celebrity

Why is this man everywhere?

I was perusing Reddit recently, my go-to for questionable celebrity gossip and people asking 'am I the a***hole?' (always yes), when I came across a post that made me laugh out loud.

It was a screenshot from juicy goss Insta account Deuxmoi about the casting of the upcoming Wicked movie. Now, I bloody love Wicked - who doesn't? - so I was excited. The blind post suggested that lots of 'big names' were being considered for the role of the Wizard, but "not James Corden".

Among many of the comments, one person stated: "Angel of Music please keep James Corden out of this movie". 

Watch: Lest we forget one of Corden's biggest roles was in... Cats. Post continues below video.


Video via Universal Pictures.

In 11 words, they surmised the thoughts and feelings of the entire sub, and many other vocal pop culture fans right across the internet.

Because James Corden is everywhere, and the people have noticed. He's in all the musicals. He's on stage at all the award shows. He's dancing in the streets of Los Angeles dressed as a mouse. And my main question is, quite simply, why?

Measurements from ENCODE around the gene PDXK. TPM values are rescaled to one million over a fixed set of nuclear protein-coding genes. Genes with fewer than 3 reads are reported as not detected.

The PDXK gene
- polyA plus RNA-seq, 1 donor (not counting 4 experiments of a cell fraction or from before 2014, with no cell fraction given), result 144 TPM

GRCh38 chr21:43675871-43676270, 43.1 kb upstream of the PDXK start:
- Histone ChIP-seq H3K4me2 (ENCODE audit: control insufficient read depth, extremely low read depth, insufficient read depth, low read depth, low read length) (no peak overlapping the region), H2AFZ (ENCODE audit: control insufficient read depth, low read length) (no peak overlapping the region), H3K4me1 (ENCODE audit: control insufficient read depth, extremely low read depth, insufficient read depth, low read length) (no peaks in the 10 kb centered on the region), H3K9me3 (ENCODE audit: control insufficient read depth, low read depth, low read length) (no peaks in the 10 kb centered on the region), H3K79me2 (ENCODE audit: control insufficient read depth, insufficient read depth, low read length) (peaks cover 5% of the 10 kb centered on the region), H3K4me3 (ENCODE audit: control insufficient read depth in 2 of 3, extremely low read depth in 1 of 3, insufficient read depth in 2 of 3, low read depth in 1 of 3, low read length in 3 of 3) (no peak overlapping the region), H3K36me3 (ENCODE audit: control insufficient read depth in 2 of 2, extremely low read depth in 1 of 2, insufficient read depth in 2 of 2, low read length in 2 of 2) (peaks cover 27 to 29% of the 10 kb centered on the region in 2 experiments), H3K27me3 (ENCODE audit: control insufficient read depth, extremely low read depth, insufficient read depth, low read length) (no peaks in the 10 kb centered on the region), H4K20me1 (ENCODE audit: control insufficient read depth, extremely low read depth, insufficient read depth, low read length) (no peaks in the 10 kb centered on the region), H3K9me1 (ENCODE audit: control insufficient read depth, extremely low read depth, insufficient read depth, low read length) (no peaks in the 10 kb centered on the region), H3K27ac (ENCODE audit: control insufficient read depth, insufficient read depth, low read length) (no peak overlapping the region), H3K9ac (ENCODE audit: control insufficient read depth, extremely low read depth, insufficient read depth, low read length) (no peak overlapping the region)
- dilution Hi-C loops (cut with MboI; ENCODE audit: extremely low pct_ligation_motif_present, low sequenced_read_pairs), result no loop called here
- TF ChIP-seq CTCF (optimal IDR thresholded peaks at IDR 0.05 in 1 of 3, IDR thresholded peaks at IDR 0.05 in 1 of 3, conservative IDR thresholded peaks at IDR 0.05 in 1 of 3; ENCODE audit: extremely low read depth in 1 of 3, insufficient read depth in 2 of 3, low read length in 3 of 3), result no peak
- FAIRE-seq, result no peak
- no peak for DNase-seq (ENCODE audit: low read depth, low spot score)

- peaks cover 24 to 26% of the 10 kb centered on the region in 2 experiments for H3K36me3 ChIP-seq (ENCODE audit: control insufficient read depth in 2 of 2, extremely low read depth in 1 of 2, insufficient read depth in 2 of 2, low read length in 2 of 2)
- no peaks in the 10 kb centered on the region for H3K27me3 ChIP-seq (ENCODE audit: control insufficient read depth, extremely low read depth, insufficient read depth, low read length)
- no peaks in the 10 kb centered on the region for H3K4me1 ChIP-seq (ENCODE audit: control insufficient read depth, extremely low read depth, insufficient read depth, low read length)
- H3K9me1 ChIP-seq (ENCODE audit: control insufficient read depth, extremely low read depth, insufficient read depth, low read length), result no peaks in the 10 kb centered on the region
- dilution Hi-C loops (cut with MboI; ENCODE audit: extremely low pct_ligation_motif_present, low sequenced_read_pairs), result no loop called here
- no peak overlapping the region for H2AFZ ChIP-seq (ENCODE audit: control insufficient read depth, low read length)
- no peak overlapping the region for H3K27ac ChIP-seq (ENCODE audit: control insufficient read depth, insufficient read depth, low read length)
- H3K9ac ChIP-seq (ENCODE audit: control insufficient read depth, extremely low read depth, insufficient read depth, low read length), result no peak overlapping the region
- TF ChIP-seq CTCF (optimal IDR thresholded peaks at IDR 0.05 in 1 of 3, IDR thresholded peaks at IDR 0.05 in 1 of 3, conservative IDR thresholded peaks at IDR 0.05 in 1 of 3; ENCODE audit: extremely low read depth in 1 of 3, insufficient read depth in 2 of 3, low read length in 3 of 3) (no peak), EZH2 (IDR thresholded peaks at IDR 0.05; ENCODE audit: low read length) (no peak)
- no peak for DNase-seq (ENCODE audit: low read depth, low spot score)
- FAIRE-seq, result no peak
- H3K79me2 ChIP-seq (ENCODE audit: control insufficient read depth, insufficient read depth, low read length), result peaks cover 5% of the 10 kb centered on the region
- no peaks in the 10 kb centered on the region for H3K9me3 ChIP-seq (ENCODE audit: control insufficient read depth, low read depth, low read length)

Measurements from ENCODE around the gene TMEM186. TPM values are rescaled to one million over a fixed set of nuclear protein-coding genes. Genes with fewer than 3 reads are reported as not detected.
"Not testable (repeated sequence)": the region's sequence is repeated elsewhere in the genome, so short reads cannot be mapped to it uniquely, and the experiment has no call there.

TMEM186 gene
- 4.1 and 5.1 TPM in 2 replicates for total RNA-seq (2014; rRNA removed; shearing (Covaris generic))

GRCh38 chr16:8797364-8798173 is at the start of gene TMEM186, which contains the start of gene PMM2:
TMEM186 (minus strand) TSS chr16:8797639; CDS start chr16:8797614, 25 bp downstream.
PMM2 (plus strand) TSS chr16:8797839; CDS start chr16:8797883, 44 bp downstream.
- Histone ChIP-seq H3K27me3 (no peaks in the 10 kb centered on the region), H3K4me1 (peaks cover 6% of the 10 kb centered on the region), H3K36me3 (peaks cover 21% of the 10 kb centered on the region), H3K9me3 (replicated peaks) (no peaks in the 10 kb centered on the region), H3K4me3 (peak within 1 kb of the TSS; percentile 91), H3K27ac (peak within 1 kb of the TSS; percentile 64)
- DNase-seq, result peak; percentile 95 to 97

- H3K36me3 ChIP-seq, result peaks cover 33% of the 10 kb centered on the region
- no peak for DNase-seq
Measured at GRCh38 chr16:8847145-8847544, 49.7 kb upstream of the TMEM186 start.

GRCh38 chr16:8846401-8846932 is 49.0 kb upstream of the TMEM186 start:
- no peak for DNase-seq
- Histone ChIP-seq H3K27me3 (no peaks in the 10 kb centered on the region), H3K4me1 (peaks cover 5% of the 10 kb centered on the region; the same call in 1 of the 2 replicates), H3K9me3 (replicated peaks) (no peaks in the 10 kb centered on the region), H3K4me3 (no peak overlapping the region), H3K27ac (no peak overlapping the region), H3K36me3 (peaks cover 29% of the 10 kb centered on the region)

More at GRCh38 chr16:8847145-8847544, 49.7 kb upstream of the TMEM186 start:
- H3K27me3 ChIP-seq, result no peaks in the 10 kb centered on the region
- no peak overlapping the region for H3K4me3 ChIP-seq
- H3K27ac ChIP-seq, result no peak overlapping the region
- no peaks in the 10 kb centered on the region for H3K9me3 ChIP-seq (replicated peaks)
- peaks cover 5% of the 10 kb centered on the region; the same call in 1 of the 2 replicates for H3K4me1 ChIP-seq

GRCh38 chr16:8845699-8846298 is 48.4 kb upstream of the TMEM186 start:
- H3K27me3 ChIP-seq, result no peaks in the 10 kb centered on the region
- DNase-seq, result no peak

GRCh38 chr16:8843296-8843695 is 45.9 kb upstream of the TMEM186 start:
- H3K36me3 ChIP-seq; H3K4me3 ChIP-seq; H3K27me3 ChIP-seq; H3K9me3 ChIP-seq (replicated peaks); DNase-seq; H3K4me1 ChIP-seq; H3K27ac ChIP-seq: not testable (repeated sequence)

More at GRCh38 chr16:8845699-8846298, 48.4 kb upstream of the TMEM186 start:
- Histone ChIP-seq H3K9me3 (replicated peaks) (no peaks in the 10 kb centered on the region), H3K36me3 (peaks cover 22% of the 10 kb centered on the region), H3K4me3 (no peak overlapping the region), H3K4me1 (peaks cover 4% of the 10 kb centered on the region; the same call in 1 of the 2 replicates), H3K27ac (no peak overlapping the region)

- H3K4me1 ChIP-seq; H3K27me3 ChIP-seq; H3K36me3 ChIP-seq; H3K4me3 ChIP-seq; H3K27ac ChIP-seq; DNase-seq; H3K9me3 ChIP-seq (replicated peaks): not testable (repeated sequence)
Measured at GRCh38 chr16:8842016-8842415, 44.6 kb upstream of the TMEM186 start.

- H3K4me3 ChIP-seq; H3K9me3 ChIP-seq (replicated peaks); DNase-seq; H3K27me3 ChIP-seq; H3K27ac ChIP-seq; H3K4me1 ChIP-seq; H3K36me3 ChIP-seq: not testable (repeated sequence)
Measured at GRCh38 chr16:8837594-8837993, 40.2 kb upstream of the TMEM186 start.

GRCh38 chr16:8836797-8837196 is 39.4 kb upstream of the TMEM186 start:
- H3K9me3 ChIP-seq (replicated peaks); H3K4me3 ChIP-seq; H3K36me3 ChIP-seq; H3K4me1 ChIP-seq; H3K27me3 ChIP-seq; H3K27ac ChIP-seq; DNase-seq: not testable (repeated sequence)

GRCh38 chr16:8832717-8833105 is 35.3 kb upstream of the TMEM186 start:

Corden's career up until this point is actually quite spectacular, and with every new role he takes on, that simply becomes more true.

He began his career in theatre at 18, starred in British TV advertisements in the late 1990s and had small television roles throughout the early 2000s. He guest starred on the extremely popular Little Britain, and starred in British drama Fat Friends from 2000 until 2005.